The Social Suspiciousness Scale: Development, Validation, and Implications for Understanding Social Anxiety Disorder

  • Andrea Linett
  • Jennifer Monforton
  • Meagan B. MacKenzie
  • Randi E. McCabe
  • Karen Rowa
  • Martin M. AntonyEmail author


The Social Suspiciousness Scale (SSS) is a 24-item self-report questionnaire designed to assess suspiciousness, along with the associated constructs of anger and hostility, within a social context. The present research evaluated the psychometric properties of this newly developed scale. The sample consisted of outpatients with social anxiety disorder (SAD; n = 145), unselected undergraduate university students (n = 162), and healthy community controls (n = 46). A principal components analysis suggested a one-factor solution. Internal consistency of the scale was high, and interitem correlations indicated that items were nonredundant. Test-retest reliability was strong. SSS scores were moderately correlated with measures of social anxiety, paranoia, anger and hostility. Moreover, in the outpatient SAD sample, SSS scores decreased significantly following a 12-week cognitive-behavioral group treatment program for SAD. The SSS may be a useful tool for measuring suspiciousness, anger and hostility across a variety of social contexts, particularly in individuals with SAD. This research contributes more generally to a broader understanding of SAD, and supports the importance of considering the role of mistrust and suspiciousness in this disorder.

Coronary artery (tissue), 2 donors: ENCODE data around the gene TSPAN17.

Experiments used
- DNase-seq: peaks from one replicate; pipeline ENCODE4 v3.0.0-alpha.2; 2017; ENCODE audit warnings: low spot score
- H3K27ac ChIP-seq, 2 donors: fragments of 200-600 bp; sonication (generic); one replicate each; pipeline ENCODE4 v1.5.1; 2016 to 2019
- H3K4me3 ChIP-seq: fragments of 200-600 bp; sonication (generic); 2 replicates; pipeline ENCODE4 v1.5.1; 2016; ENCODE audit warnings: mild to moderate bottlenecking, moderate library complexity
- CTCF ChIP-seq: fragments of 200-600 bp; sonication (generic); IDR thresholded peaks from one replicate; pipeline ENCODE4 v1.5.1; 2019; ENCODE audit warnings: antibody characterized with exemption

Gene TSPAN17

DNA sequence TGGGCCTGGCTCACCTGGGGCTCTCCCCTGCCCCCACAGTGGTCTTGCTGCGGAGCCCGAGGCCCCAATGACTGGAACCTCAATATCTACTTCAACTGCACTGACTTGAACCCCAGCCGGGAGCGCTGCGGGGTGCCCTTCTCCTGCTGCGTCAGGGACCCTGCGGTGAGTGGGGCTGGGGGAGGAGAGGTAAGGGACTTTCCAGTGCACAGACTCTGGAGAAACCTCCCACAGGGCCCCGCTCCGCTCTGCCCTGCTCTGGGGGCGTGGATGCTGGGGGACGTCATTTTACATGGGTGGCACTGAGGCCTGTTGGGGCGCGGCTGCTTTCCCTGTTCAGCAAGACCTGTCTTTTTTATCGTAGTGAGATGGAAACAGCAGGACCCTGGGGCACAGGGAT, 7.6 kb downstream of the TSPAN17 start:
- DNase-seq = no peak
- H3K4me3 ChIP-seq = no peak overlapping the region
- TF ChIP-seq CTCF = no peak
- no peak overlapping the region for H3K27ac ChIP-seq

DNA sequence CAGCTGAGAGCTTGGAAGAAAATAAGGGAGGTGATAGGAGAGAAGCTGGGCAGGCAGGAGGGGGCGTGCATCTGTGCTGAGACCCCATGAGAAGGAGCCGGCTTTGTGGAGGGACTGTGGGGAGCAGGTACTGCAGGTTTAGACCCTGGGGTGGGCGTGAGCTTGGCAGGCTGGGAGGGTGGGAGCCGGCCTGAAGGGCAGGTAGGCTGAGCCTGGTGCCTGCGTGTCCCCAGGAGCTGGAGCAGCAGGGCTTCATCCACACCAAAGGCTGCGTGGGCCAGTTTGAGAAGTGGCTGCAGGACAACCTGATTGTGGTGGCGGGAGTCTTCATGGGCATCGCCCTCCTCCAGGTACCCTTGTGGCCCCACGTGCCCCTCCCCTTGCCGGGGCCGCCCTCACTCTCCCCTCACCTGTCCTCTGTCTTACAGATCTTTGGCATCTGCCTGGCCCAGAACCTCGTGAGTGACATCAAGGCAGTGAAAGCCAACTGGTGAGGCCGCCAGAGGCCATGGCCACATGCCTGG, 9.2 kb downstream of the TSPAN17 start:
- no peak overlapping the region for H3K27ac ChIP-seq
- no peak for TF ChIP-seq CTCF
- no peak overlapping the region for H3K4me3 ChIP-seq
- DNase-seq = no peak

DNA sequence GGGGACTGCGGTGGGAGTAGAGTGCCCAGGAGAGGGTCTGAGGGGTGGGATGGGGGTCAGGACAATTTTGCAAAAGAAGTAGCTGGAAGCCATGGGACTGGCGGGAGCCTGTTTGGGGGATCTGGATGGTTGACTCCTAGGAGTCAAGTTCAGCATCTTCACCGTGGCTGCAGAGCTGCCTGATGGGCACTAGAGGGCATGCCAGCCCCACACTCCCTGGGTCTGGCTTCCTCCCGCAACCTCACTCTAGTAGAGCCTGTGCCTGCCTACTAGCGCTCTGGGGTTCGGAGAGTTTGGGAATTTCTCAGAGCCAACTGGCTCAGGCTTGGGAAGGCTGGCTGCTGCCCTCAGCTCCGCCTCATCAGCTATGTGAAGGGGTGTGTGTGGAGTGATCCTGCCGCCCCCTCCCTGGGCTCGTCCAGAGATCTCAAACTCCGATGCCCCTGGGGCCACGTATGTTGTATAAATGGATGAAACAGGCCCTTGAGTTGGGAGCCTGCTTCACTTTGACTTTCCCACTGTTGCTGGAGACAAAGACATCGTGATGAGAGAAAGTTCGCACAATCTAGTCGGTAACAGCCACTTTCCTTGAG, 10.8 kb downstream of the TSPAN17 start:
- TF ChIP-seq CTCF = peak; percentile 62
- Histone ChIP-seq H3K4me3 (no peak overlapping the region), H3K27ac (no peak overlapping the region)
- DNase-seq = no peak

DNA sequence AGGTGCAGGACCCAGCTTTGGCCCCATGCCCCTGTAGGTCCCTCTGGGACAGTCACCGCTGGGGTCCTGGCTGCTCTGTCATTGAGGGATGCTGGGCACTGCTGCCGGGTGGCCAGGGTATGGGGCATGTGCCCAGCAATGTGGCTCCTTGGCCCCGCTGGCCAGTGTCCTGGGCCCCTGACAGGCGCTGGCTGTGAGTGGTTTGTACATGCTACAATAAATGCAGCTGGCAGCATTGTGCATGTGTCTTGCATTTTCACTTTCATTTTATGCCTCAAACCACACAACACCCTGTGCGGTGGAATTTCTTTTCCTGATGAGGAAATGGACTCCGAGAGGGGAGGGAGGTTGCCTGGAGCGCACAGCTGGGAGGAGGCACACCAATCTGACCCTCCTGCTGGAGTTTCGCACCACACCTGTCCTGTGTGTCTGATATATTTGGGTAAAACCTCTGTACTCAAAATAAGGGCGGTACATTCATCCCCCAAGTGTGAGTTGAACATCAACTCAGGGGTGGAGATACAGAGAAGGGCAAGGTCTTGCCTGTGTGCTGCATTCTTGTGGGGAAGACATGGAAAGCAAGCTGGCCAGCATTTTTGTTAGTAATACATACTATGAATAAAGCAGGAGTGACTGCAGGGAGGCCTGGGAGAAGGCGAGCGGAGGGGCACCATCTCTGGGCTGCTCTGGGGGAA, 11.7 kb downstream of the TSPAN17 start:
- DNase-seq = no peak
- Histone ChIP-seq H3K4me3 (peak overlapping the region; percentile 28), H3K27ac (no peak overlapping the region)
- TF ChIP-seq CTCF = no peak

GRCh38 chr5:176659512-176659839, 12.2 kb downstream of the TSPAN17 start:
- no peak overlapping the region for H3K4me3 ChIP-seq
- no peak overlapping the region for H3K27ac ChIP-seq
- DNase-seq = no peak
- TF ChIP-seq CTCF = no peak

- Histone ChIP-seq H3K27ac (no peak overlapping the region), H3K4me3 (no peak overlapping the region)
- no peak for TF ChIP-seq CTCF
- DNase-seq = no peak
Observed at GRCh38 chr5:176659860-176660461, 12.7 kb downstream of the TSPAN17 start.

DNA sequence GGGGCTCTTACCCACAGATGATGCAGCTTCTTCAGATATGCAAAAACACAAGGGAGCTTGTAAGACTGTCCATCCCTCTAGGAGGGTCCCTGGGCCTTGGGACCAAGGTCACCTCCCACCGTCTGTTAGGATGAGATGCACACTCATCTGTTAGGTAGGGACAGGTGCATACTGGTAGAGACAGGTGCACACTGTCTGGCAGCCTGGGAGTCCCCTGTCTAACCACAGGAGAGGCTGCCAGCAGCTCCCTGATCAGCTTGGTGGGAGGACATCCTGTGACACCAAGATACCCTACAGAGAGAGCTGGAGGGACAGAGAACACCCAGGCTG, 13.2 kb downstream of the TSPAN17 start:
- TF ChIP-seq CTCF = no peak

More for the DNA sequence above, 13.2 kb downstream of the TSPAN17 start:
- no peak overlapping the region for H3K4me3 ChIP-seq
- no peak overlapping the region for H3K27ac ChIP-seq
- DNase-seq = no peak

Social anxiety disorder Social phobia Suspiciousness Mistrust 


Compliance with Ethical Standards

Conflict of Interest

Andrea Linett, Jennifer Monforton, Meagan B. MacKenzie, Randi E. McCabe, Karen Rowa, and Martin M. Antony declare that they have no conflict of interest.

Experiment Participants

All procedures performed in studies involving human participants were in accordance with the ethical standards of the institutional and/or national research committee and with the 1964 Helsinki declaration and its later amendments or comparable ethical standards. This article does not contain any studies with animals performed by any of the authors. Informed consent was obtained from all individual participants included in the study.


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Authors and Affiliations

  1. 1.Department of PsychologyRyerson UniversityTorontoCanada
  2. 2.Anxiety Treatment and Research Clinic, St. Joseph’s Healthcare Hamilton, and Department of Psychiatry and Behavioural NeurosciencesMcMaster UniversityHamiltonCanada

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